5 Reasons to Add Spirulina to Your Diet
By Lyda Mclallen
If your only experience with sea vegetables is the seaweed used to wrap your sushi, you’re missing out on a superfood group that can provide serious health-boosting power. Spirulina, a blue-green algae commonly found in powdered, supplement form, is one of the stars of this class—and one that you may have unknowingly consumed. It’s commonly added to green drinks, energy bars and supplement blends, and science supports its surge in popularity. Over 1,400 studies have already been conducted, with results proving that adding spirulina to your diet can drastically improve your overall health and wellness. Let’s take a look at the top five ways.
- Cancer Prevention
According to the University of Maryland Medical Center, “A number of animal and test tube studies suggest that spirulina increases production of antibodies, infection-fighting proteins and other cells that improve immunity and help ward off infection and chronic illnesses such as cancer.” With cancer rates ever-growing, we need to do all that we can to add cancer-fighting foods to our diets, and spirulina is a perfect choice.
Numerous scientific studies have also demonstrated spirulina’s ability to fight against the growth and spread of cancer that already exists. A 2014 in vitro studyshowed that spirulina may be able to stop the proliferation of prostate cancer. This is incredibly important when you consider that, according to the American Cancer Society, about one in seven men will be diagnosed with prostate cancer during his lifetime.
- Cholesterol Reduction & Prevention of Atherosclerosis
A recent study published in the Journal of the Science of Food and Agriculture looked at the effects of spirulina on 52 adults ranging in age from 37 to 61 who were recently diagnosed with high cholesterol. The study participants took one gram of spirulina each day for a total of 12 weeks, and also provided fasting blood samples at the beginning and end of the study. After three months, researchers found that the participants’ average levels of triglycerides, total cholesterol and LDL cholesterol all significantly decreased.
Maintaining healthy cholesterol levels is important, as people with high cholesterol are at twice the risk for developing heart disease. And with spirulina, you can lower cholesterol naturally, while also preventing atherosclerosis—the thickening and hardening of the arteries that can lead to heart attacks and strokes.
- Lower Blood Pressure
In addition to lowering cholesterol levels, spirulina has also been shown to significantly improve blood pressure. The algae contains a pigment called phycocyanin and, using animal subjects, scientists have discovered that phycocyaninpossesses antihypertensive effects, which means, essentially, that it helps to lower blood pressure.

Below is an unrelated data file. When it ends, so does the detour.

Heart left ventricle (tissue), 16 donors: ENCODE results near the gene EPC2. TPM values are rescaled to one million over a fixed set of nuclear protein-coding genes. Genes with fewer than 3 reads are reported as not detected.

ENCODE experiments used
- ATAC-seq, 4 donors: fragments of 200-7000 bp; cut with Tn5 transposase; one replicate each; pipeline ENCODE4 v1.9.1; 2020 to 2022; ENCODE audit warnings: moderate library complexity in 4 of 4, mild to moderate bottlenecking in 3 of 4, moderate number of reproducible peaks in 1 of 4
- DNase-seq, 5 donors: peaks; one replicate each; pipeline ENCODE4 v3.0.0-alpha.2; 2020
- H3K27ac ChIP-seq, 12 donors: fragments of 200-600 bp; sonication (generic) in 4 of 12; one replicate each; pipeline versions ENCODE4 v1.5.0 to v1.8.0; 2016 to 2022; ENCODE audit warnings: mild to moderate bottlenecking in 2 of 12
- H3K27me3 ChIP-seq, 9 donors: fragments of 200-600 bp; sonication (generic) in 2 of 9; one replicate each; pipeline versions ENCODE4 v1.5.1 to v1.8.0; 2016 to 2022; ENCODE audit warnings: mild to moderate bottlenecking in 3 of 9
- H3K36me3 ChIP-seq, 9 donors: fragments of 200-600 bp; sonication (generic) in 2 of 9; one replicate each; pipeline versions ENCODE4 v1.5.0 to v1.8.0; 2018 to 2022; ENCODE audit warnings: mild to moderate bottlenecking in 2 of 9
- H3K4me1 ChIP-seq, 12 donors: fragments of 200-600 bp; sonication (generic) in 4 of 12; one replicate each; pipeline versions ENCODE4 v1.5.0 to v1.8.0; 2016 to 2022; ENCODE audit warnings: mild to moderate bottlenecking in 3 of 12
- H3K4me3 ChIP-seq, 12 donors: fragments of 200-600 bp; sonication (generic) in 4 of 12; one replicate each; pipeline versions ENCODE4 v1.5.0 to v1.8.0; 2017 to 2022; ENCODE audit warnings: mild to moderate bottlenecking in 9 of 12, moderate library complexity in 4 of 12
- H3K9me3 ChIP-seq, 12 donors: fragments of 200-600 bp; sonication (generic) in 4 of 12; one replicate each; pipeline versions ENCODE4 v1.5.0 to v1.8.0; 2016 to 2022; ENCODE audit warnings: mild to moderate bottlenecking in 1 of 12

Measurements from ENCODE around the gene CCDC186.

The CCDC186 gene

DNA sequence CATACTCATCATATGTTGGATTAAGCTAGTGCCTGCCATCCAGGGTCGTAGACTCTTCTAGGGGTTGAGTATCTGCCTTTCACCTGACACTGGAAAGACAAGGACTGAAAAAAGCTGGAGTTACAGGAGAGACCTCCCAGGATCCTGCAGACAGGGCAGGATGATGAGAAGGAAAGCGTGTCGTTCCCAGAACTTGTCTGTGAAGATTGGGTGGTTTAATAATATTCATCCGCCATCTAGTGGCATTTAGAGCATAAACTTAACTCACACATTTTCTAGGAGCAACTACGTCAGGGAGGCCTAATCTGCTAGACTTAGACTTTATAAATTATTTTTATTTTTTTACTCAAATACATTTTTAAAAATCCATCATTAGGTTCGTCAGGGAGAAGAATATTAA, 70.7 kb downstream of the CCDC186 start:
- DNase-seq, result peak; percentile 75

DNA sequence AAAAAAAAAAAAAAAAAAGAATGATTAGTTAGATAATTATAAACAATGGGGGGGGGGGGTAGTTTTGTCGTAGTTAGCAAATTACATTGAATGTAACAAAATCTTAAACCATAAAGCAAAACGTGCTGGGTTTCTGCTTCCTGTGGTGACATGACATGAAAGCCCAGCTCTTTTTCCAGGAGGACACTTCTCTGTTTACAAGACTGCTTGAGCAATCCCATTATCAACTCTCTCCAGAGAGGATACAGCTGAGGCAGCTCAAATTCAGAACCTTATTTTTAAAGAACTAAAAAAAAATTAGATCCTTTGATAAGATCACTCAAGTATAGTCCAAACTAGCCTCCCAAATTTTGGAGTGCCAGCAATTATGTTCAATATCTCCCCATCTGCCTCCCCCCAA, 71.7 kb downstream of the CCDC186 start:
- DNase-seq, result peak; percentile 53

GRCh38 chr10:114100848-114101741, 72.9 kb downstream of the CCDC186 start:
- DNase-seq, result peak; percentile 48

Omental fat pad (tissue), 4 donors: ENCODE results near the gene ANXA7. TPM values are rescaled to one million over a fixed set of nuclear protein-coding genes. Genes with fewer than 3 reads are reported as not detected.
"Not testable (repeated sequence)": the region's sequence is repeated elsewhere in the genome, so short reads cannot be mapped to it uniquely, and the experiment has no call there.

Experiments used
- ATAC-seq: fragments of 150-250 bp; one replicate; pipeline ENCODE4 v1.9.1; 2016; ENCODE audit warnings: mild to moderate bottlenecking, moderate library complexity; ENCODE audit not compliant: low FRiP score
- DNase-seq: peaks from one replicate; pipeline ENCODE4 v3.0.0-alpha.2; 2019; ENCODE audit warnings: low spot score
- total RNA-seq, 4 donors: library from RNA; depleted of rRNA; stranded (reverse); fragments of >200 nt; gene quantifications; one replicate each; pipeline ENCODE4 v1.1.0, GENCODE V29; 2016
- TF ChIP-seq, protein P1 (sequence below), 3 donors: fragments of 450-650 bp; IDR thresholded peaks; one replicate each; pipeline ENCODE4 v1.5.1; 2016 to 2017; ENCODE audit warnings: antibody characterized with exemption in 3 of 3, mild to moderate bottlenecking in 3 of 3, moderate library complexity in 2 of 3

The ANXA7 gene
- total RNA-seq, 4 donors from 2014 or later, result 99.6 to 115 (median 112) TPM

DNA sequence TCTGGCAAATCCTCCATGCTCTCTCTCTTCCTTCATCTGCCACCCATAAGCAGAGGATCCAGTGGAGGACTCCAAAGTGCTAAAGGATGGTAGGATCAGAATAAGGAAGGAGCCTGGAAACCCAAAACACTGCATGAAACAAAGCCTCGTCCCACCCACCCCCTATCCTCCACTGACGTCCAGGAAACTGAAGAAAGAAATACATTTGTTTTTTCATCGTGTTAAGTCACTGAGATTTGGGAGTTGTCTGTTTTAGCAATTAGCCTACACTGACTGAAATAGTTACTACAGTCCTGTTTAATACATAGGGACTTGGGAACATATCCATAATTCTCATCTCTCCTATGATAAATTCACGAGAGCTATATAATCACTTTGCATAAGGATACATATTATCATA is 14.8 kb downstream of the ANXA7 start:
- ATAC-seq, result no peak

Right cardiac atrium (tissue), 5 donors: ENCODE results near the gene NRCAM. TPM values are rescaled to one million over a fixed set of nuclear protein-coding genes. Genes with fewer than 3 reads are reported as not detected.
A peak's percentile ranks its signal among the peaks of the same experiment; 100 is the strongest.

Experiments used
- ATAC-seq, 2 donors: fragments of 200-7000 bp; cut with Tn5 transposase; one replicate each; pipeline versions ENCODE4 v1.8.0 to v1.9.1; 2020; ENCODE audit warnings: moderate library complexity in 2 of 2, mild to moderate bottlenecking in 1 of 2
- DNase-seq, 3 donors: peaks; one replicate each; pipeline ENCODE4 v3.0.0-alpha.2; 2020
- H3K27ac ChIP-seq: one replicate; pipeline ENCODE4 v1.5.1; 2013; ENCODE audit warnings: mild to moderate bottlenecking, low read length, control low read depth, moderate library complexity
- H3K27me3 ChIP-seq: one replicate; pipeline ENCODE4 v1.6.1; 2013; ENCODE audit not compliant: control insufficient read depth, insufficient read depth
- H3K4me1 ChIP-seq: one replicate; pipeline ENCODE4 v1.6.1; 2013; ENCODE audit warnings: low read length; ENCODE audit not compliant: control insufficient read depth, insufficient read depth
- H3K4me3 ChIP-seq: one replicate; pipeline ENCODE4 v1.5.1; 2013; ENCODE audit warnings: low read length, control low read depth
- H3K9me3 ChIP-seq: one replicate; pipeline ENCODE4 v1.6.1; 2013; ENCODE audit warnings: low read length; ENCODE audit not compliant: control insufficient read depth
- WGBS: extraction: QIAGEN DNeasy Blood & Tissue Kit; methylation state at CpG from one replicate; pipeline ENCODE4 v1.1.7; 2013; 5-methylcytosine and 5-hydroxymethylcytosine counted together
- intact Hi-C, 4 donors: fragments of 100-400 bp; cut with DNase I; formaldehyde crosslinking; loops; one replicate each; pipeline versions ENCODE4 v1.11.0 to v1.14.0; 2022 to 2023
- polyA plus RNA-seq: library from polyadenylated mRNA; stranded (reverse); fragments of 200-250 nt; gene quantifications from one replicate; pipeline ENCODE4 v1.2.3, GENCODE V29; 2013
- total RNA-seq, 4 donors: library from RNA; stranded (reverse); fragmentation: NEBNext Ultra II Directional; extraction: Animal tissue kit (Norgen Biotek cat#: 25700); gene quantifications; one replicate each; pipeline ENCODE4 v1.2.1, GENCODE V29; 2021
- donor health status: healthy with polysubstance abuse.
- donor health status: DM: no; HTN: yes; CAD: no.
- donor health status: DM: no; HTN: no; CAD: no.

Researchers believe that this finding could be especially beneficial to people suffering from metabolic syndrome, a metabolic disorder that involves a combination of three or more of the following health issues: abdominal obesity, high blood sugar, high triglyceride levels, high blood pressure or low HDL (“good”) cholesterol. Phycocyanin appears to be beneficial for preventing blood vessel dysfunction-related diseases in metabolic syndrome, and this is a significant discovery, as metabolic syndrome has rapidly become one of the leading causes of preventable disease today by increasing the risk of developing heart disease, diabetes, and stroke.
- Encourage Weight Loss
Though green vegetables aren’t typically known for their protein content, spirulina is actually made up of about 62 percent protein, and if you’ve ever tried to shed a few pounds, you know how important it is to add enough high-quality protein to your diet. So how do diets high in nutrient-dense, protein-rich foods like spirulina encourage weight loss? Since it takes more energy for the body to metabolize protein, it helps to maintain lean muscle tissue and contributes to fat burning.
Researchers have shown that higher-protein meals can help overweight and obese people burn more fat. They found that overweight men and women burned more post-meal fat when they ate a high-protein breakfast and lunch than when they had lower-protein meals. To maximize the pound-shedding potential of spirulina, try adding this protein-packed superfood to your morning’s breakfast or your midday snack, rather than having it in the evening.
- Eliminate Candida
At proper levels, candida is a fungus that aids in nutrient absorption and digestion. But when candida overproduces, it can become a serious concern that leads to a wide variety of negative and serious health problems. In fact, invasive candidiasis is aleading cause of mycosis-related death in the United States, and candida overgrowth has become the hallmark sign for most autoimmune diseases today.
A yeast-free candida diet is one of the best ways to reduce and eliminate candida symptoms—and the addition of spirulina to an anti-candida diet can help even more! Multiple animal studies have shown that spirulina is an effective antimicrobial agent, particularly for candida. Specifically, spirulina has been shown to promote the growth of healthy bacterial flora in the intestines, which in turn inhibits candida from overgrowing and thriving in your body. Additionally, the immune-strengthening properties of spirulina will also help the body to eliminate candida.
Spirulina can improve an array of serious health issues. It also adds a boost of essential amino acids, iron, protein, B vitamins, and vitamins C, D and E to your diet. Some even say that algae might be the most nutrient-dense food on the planet!